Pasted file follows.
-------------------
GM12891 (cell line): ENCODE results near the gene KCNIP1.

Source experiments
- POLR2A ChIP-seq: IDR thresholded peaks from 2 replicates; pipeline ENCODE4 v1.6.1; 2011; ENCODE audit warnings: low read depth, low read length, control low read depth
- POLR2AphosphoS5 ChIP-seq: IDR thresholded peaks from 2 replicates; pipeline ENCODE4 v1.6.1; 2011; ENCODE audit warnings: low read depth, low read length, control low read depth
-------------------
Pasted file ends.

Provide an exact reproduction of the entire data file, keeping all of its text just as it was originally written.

GM12891 (cell line): ENCODE results near the gene KCNIP1.

Source experiments
- POLR2A ChIP-seq: IDR thresholded peaks from 2 replicates; pipeline ENCODE4 v1.6.1; 2011; ENCODE audit warnings: low read depth, low read length, control low read depth
- POLR2AphosphoS5 ChIP-seq: IDR thresholded peaks from 2 replicates; pipeline ENCODE4 v1.6.1; 2011; ENCODE audit warnings: low read depth, low read length, control low read depth